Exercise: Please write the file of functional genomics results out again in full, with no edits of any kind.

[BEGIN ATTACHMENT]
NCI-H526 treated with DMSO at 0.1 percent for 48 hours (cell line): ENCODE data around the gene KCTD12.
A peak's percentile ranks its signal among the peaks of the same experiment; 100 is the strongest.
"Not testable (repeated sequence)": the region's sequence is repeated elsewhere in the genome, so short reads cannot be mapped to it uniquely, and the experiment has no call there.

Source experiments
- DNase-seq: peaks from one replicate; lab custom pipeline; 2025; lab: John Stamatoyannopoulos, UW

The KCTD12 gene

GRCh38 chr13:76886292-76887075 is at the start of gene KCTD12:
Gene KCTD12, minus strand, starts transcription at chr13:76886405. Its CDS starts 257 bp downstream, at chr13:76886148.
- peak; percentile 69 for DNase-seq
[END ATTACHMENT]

NCI-H526 treated with DMSO at 0.1 percent for 48 hours (cell line): ENCODE data around the gene KCTD12.
A peak's percentile ranks its signal among the peaks of the same experiment; 100 is the strongest.
"Not testable (repeated sequence)": the region's sequence is repeated elsewhere in the genome, so short reads cannot be mapped to it uniquely, and the experiment has no call there.

Source experiments
- DNase-seq: peaks from one replicate; lab custom pipeline; 2025; lab: John Stamatoyannopoulos, UW

The KCTD12 gene

GRCh38 chr13:76886292-76887075 is at the start of gene KCTD12:
Gene KCTD12, minus strand, starts transcription at chr13:76886405. Its CDS starts 257 bp downstream, at chr13:76886148.
- peak; percentile 69 for DNase-seq